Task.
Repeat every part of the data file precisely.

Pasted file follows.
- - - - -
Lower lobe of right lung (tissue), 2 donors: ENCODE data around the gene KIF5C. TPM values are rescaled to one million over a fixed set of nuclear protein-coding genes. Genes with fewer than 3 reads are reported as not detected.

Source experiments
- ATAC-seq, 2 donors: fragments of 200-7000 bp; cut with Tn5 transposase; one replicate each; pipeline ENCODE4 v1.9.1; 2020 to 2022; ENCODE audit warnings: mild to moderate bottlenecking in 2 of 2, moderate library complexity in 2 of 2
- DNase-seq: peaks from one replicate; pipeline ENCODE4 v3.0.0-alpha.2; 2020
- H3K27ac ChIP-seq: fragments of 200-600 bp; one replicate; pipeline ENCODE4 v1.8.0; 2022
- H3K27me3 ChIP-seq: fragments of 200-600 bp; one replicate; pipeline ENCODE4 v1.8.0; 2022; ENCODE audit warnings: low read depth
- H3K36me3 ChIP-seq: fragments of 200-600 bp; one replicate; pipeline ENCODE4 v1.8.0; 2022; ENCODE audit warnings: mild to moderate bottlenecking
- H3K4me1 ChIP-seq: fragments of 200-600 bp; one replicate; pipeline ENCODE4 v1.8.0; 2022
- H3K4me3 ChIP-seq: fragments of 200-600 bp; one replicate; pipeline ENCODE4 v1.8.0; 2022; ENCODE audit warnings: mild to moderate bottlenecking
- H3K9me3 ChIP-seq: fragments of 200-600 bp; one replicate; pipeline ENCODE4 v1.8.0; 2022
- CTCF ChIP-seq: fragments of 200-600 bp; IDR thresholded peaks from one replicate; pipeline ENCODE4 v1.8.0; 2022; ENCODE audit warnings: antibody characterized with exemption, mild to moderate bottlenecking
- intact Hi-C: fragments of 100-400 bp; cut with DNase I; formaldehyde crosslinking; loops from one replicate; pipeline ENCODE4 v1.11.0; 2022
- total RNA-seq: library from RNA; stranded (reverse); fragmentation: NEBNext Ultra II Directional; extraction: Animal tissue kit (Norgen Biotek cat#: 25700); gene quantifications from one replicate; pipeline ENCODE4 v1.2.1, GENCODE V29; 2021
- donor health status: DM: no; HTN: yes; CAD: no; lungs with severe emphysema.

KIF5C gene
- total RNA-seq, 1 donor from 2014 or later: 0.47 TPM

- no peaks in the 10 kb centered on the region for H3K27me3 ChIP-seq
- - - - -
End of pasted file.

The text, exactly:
Lower lobe of right lung (tissue), 2 donors: ENCODE data around the gene KIF5C. TPM values are rescaled to one million over a fixed set of nuclear protein-coding genes. Genes with fewer than 3 reads are reported as not detected.

Source experiments
- ATAC-seq, 2 donors: fragments of 200-7000 bp; cut with Tn5 transposase; one replicate each; pipeline ENCODE4 v1.9.1; 2020 to 2022; ENCODE audit warnings: mild to moderate bottlenecking in 2 of 2, moderate library complexity in 2 of 2
- DNase-seq: peaks from one replicate; pipeline ENCODE4 v3.0.0-alpha.2; 2020
- H3K27ac ChIP-seq: fragments of 200-600 bp; one replicate; pipeline ENCODE4 v1.8.0; 2022
- H3K27me3 ChIP-seq: fragments of 200-600 bp; one replicate; pipeline ENCODE4 v1.8.0; 2022; ENCODE audit warnings: low read depth
- H3K36me3 ChIP-seq: fragments of 200-600 bp; one replicate; pipeline ENCODE4 v1.8.0; 2022; ENCODE audit warnings: mild to moderate bottlenecking
- H3K4me1 ChIP-seq: fragments of 200-600 bp; one replicate; pipeline ENCODE4 v1.8.0; 2022
- H3K4me3 ChIP-seq: fragments of 200-600 bp; one replicate; pipeline ENCODE4 v1.8.0; 2022; ENCODE audit warnings: mild to moderate bottlenecking
- H3K9me3 ChIP-seq: fragments of 200-600 bp; one replicate; pipeline ENCODE4 v1.8.0; 2022
- CTCF ChIP-seq: fragments of 200-600 bp; IDR thresholded peaks from one replicate; pipeline ENCODE4 v1.8.0; 2022; ENCODE audit warnings: antibody characterized with exemption, mild to moderate bottlenecking
- intact Hi-C: fragments of 100-400 bp; cut with DNase I; formaldehyde crosslinking; loops from one replicate; pipeline ENCODE4 v1.11.0; 2022
- total RNA-seq: library from RNA; stranded (reverse); fragmentation: NEBNext Ultra II Directional; extraction: Animal tissue kit (Norgen Biotek cat#: 25700); gene quantifications from one replicate; pipeline ENCODE4 v1.2.1, GENCODE V29; 2021
- donor health status: DM: no; HTN: yes; CAD: no; lungs with severe emphysema.

KIF5C gene
- total RNA-seq, 1 donor from 2014 or later: 0.47 TPM

- no peaks in the 10 kb centered on the region for H3K27me3 ChIP-seq